The term a “nucleic acid array” as used herein is a plurality of target elements, each target element comprising one or more nucleic acid molecules (probes) immobilized on a solid surface to which sample nucleic acids are hybridized. The nucleic acids of a target element can contain sequence from specific genes or clones, such as the probes of the invention, as disclosed herein. Other target elements will contain, for instance, reference sequences. Target elements of various dimensions can be used in the arrays of the invention. Generally, smaller, target elements are preferred. Typically, a target element will be less than about 1 cm in diameter. Generally element sizes are from 1 μm to about 3 mm, preferably between about 5 μm and about 1 mm. The target elements of the arrays may be arranged on the solid surface at different densities. The target element densities will depend upon a number of factors, such as the nature of the label, the solid support, and the like. One of skill will recognize that each target element may comprise a mixture of probe nucleic acids of different lengths and sequences. Thus, for example, a target element may contain more than one copy of a cloned piece of DNA, and each copy may be broken into fragments of different lengths. The length and complexity of the probe nucleic acid fixed onto the target element is not critical to the invention. One of skill can adjust these factors to provide optimum hybridization and signal production for a given hybridization procedure, and to provide the required resolution among different genes or genomic locations. In various embodiments, probe sequences will have a complexity between about 1 kb and about 1 Mb, between about 10 kb to about 500 kb, between about 200 to about 500 kb, and from about 50 kb to about 150 kb.
The term “probe” or a “nucleic acid probe”, as used herein, is defined to be a collection of one or more nucleic acid fragments whose hybridization to a sample can be detected. The probe may be unlabeled or labeled as described below so that its binding to the target or sample can be detected. The probe is produced from a source of nucleic acids from one or more particular (preselected) portions of the genome, e.g., one or more clones, an isolated whole chromosome or chromosome fragment, or a collection of polymerase chain reaction (PCR) amplification products. The probes of the present invention are produced from nucleic acids found in the regions described herein. The probe or genomic nucleic acid sample may be processed in some manner, e.g., by blocking or removal of repetitive nucleic acids or enrichment with unique nucleic acids. The word “sample” may be used herein to refer not only to detected nucleic acids, but to the detectable nucleic acids in the form in which they are applied to the target, e.g., with the blocking nucleic acids, etc. The blocking nucleic acid may also be referred to separately. What “probe” refers to specifically is clear from the context in which the word is used. The probe may also be isolated nucleic acids immobilized on a solid surface (e.g., nitrocellulose, glass, quartz, fused silica slides), as in an array. In some embodiments, the probe may be a member of an array of nucleic acids as described, for instance, in WO 96/17958. Techniques capable of producing high density arrays can also be used for this purpose (see, e.g., Fodor (1991) Science 767-773 (1991); Johnston (1998) Curr. Biol. 8:R171-R174; Schummer (1997) Biotechniques 23:1087-1092; Kern (1997) Biotechniques 23:120-124; U.S. Pat. No. 5,143,854). One of skill will recognize that the precise sequence of the particular probes described herein can be modified to a certain degree to produce probes that are “substantially identical” to the disclosed probes, but retain the ability to specifically bind to (i.e., hybridize specifically to) the same targets or samples as the probe from which they were derived (see discussion above). Such modifications are specifically covered by reference to the individual probes described herein.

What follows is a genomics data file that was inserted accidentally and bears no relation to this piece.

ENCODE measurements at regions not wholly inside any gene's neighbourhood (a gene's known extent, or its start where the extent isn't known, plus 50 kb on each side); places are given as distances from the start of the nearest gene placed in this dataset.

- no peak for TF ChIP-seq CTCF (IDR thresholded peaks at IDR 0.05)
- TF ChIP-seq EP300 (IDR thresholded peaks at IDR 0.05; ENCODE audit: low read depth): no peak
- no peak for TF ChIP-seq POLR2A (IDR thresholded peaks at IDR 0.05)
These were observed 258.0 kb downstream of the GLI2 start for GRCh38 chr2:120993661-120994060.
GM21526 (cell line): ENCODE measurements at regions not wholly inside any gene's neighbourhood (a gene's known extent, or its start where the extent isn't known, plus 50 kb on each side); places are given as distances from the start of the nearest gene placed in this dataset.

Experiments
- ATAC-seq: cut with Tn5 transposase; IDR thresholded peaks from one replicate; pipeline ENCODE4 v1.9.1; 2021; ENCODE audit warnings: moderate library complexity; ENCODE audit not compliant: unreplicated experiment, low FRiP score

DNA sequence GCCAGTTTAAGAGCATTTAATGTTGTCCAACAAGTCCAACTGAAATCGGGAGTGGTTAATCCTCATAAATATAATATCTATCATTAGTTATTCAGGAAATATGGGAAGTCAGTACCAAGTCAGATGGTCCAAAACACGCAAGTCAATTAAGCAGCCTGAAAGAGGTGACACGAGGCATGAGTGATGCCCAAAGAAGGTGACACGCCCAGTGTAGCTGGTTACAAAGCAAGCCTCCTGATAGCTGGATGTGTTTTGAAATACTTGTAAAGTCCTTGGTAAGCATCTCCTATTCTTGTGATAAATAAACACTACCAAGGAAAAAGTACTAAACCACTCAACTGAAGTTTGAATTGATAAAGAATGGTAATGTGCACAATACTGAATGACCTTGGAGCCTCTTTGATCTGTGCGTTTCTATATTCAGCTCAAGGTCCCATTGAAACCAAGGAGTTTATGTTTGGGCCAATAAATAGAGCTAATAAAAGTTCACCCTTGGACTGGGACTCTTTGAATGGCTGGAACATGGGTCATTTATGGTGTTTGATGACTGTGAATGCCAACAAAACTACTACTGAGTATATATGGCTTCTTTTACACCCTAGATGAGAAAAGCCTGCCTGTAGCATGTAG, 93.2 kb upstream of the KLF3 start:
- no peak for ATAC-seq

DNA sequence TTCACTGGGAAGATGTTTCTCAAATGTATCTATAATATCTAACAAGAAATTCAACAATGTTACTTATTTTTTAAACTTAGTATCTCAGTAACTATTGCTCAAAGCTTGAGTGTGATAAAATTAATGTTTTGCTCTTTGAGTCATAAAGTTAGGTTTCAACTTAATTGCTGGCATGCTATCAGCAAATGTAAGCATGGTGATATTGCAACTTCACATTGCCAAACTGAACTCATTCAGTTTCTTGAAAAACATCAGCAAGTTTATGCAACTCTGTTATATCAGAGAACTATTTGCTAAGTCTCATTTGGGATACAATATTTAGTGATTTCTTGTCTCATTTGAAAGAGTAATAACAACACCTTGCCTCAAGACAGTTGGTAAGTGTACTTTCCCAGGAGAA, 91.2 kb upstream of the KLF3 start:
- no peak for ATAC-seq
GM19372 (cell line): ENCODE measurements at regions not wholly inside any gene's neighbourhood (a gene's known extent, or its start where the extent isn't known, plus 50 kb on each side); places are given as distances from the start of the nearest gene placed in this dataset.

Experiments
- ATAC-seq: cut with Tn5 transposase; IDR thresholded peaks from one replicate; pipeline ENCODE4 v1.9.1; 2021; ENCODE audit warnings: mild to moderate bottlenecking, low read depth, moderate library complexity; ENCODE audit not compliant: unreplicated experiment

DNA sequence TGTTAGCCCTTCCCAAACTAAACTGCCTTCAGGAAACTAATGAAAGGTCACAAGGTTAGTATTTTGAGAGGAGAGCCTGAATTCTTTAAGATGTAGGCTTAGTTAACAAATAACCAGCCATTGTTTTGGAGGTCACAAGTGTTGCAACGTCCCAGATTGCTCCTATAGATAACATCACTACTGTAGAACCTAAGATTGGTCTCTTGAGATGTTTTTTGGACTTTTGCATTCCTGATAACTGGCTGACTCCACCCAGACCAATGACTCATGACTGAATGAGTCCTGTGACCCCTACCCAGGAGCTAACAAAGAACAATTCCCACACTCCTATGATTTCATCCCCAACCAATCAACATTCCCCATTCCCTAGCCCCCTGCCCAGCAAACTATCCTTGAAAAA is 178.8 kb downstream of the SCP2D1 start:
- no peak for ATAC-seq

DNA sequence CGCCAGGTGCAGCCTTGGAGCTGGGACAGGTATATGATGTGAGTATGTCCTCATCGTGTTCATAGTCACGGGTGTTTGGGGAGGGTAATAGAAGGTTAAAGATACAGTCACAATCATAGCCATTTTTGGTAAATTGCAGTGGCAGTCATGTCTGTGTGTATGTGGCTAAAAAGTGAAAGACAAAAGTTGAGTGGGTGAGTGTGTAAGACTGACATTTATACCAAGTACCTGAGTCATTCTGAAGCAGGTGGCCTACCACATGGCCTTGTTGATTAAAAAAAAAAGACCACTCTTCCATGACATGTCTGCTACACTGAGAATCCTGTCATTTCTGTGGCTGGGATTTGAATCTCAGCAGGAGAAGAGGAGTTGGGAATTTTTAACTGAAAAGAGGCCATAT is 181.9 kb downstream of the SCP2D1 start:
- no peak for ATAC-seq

The term “sample of human nucleic acid” as used herein refers to a sample comprising human DNA or RNA in a form suitable for hybridization to probes of the invention. The nucleic acid may be isolated, cloned or amplified; it may be, e.g., genomic DNA, mRNA, or cDNA from a particular chromosome, or selected sequences (e.g. particular promoters, genes, amplification or restriction fragments, cDNA, etc.) within particular amplicons or deletions disclosed here. The nucleic acid sample may be extracted from particular cells or tissues. The cell or tissue sample from which the nucleic acid sample is prepared is typically taken from a patient suspected of having cancer associated with the amplicon amplification or deletion or translocation being detected. Methods of isolating cell and tissue samples are well known to those of skill in the art and include, but are not limited to, aspirations, tissue sections, needle biopsies, and the like. Frequently the sample will be a “clinical sample” which is a sample derived from a patient, including sections of tissues such as frozen sections or paraffin sections taken for histological purposes. The sample can also be derived from supernatants (of cells) or the cells themselves from cell cultures, cells from tissue culture and other media in which it may be desirable to detect chromosomal abnormalities or determine amplicon copy number. In some cases, the nucleic acids may be amplified using standard techniques such as PCR, prior to the hybridization. The sample may be isolated nucleic acids immobilized on a solid. The sample may also be prepared such that individual nucleic acids remain substantially intact and comprises.